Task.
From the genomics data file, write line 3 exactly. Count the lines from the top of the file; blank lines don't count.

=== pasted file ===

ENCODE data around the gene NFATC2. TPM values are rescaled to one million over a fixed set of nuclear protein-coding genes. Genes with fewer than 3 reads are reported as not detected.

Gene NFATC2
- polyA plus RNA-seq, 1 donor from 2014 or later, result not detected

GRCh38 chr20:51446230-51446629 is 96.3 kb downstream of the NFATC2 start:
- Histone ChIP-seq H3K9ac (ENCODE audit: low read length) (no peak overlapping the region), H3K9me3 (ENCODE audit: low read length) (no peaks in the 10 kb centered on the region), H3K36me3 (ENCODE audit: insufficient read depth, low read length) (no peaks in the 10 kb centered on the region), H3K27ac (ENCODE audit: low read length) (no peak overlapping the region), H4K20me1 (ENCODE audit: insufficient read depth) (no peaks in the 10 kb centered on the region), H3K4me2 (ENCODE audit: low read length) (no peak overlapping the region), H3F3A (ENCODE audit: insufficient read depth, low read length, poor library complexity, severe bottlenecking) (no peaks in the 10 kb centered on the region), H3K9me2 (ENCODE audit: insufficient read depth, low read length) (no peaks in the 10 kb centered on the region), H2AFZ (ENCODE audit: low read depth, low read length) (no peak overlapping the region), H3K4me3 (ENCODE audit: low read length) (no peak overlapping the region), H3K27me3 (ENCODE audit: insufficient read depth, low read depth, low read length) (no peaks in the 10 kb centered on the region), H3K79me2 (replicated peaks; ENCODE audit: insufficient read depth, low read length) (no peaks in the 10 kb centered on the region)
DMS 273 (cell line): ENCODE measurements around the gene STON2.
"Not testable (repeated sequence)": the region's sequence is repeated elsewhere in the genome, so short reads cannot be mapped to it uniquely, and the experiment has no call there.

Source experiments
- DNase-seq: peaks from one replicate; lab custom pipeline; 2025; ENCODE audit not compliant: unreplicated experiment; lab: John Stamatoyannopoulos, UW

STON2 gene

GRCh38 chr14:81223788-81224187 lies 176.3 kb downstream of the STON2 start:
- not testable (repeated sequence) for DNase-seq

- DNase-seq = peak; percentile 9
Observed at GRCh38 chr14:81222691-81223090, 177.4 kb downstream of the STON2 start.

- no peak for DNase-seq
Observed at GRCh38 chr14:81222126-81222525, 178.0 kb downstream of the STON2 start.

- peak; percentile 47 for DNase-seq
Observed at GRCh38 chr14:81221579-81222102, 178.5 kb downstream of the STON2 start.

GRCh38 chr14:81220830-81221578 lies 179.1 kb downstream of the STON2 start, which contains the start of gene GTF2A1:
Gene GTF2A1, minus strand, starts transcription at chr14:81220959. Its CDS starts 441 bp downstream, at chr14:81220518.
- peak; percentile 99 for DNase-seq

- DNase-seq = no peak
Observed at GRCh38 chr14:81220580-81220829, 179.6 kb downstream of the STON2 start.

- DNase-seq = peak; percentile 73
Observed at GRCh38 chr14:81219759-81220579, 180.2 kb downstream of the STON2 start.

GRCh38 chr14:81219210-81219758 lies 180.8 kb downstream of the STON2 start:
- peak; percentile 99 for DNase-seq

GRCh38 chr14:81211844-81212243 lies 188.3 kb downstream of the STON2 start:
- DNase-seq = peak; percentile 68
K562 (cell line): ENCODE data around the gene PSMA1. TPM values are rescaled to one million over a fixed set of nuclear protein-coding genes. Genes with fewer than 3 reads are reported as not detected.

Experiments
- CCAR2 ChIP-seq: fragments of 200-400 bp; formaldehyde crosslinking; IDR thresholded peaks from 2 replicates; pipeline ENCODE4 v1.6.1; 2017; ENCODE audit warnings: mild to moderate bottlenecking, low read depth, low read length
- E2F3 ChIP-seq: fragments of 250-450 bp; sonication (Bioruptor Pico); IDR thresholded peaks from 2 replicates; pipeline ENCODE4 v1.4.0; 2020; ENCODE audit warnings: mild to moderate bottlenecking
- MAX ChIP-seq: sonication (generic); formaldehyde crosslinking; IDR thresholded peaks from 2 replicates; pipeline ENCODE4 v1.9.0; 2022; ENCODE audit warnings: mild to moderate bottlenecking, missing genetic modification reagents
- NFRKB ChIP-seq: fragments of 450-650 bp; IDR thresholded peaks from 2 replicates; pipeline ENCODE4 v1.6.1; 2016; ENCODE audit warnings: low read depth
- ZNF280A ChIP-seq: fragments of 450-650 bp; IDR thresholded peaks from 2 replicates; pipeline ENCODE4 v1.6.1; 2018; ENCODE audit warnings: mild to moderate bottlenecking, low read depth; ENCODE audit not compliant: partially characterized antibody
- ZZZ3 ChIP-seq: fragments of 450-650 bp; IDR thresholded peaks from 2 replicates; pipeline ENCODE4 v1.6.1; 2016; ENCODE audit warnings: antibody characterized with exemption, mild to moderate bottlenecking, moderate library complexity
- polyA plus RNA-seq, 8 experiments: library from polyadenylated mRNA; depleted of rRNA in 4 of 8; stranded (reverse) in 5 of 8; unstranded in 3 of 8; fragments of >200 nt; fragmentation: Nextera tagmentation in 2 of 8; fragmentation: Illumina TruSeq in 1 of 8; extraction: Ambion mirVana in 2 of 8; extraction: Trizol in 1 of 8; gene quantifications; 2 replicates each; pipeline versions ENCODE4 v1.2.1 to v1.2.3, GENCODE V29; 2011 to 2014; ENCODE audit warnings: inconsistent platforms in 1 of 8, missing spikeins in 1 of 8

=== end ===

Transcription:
- polyA plus RNA-seq, 1 donor from 2014 or later, result not detected